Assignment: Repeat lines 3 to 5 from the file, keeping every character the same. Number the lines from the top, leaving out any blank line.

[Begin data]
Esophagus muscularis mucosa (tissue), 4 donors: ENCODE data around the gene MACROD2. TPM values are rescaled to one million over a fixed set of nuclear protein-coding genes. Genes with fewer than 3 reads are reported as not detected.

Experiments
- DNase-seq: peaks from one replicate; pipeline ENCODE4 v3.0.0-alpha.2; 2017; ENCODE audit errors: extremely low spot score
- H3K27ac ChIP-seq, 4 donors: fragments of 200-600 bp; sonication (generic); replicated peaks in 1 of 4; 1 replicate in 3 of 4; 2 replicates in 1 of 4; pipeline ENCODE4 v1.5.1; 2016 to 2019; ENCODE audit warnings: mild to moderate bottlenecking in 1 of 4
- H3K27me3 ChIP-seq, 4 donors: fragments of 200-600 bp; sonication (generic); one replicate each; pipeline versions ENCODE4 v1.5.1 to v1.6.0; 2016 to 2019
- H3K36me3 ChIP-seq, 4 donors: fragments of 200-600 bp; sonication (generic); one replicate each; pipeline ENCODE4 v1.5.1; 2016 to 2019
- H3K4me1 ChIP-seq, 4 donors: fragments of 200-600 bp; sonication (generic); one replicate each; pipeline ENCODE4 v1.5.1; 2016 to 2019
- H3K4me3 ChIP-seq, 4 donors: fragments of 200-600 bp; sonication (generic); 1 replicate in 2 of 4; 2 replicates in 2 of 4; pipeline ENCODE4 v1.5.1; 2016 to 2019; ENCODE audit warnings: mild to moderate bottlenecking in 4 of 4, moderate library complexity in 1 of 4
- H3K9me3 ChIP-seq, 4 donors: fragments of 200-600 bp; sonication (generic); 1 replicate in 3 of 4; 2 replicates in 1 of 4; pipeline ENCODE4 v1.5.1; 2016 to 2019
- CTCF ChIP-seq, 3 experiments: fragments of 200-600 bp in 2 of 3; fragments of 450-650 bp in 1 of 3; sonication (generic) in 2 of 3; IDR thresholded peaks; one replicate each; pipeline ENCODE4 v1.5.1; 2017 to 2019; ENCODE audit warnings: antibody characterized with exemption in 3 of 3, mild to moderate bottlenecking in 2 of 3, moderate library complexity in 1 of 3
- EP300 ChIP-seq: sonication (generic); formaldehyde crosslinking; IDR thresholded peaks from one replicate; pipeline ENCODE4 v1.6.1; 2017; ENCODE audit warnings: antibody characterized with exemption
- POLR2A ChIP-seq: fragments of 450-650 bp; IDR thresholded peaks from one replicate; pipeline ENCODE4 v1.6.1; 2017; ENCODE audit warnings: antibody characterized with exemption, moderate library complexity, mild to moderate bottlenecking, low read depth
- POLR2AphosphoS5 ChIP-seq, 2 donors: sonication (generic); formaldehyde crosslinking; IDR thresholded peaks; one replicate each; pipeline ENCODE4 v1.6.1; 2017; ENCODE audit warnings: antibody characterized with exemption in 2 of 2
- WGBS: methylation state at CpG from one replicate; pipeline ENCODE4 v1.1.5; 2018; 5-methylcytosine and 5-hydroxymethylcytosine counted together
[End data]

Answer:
- DNase-seq: peaks from one replicate; pipeline ENCODE4 v3.0.0-alpha.2; 2017; ENCODE audit errors: extremely low spot score
- H3K27ac ChIP-seq, 4 donors: fragments of 200-600 bp; sonication (generic); replicated peaks in 1 of 4; 1 replicate in 3 of 4; 2 replicates in 1 of 4; pipeline ENCODE4 v1.5.1; 2016 to 2019; ENCODE audit warnings: mild to moderate bottlenecking in 1 of 4
- H3K27me3 ChIP-seq, 4 donors: fragments of 200-600 bp; sonication (generic); one replicate each; pipeline versions ENCODE4 v1.5.1 to v1.6.0; 2016 to 2019